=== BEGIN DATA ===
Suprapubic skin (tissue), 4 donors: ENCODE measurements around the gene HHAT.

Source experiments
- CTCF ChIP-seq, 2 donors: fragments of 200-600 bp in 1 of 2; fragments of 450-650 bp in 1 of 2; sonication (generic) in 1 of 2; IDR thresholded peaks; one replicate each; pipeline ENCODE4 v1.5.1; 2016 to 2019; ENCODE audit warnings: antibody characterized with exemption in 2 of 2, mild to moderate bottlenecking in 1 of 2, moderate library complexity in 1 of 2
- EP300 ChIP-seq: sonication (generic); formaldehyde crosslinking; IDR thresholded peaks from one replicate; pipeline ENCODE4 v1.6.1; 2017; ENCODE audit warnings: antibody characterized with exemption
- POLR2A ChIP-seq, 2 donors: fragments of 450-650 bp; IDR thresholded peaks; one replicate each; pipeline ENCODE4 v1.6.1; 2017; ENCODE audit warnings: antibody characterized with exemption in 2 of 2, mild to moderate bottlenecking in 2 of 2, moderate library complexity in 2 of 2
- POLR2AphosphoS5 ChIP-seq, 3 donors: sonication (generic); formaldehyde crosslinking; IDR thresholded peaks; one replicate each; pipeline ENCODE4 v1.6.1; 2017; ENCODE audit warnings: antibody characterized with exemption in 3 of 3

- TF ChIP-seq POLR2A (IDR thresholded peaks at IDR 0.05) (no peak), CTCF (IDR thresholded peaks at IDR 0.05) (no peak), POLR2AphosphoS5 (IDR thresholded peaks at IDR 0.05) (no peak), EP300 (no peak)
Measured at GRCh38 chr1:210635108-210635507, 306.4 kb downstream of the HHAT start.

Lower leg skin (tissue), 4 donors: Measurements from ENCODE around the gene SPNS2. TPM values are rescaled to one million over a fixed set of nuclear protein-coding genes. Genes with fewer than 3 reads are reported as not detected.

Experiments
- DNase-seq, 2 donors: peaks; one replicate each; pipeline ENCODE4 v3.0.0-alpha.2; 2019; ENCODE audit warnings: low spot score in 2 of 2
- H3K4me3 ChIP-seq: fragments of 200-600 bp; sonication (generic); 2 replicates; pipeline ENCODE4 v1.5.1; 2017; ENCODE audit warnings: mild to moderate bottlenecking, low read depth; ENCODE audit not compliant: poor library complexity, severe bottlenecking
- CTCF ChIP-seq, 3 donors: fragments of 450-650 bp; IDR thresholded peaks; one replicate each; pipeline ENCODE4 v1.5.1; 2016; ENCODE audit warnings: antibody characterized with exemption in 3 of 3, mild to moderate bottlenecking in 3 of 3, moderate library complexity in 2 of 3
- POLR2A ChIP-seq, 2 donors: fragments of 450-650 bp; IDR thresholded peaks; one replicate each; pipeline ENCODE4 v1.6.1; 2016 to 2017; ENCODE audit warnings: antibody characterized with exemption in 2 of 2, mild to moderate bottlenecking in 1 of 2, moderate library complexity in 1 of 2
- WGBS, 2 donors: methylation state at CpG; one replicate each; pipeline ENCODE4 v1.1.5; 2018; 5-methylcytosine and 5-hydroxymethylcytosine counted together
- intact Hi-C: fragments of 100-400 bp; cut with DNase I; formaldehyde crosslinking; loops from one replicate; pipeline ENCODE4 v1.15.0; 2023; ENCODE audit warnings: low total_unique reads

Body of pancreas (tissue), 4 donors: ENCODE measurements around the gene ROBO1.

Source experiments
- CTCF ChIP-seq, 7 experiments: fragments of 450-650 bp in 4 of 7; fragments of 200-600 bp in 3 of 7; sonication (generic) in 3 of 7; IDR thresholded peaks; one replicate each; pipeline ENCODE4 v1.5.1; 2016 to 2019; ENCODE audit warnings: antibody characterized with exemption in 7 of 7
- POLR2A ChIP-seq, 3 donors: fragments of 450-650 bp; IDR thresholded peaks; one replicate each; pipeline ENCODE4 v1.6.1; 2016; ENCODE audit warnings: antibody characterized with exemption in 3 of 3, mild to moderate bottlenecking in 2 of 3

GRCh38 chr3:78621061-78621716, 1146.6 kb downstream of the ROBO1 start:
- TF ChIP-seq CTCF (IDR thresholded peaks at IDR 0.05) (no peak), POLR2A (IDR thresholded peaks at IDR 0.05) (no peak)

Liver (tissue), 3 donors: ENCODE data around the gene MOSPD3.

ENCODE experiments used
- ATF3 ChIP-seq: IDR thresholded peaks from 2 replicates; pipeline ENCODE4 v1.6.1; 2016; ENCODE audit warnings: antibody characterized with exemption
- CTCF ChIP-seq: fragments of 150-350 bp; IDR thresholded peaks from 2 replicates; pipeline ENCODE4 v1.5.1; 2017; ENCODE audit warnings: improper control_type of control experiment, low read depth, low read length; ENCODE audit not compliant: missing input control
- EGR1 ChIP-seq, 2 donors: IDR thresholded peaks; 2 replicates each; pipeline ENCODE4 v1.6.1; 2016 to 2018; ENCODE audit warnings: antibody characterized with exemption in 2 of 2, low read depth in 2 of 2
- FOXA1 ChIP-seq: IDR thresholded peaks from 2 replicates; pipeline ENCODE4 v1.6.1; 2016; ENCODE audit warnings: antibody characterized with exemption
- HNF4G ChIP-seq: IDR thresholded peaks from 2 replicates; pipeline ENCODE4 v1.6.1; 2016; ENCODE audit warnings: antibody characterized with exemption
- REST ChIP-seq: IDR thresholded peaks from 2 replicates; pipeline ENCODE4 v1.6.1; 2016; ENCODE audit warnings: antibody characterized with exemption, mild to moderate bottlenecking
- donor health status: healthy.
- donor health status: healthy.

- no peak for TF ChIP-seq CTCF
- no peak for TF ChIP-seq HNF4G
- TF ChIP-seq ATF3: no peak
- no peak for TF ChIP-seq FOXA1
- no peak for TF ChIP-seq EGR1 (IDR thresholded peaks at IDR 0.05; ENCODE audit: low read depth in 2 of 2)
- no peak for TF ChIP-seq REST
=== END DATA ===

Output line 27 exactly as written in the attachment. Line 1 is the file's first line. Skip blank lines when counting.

- EGR1 ChIP-seq, 2 donors: IDR thresholded peaks; 2 replicates each; pipeline ENCODE4 v1.6.1; 2016 to 2018; ENCODE audit warnings: antibody characterized with exemption in 2 of 2, low read depth in 2 of 2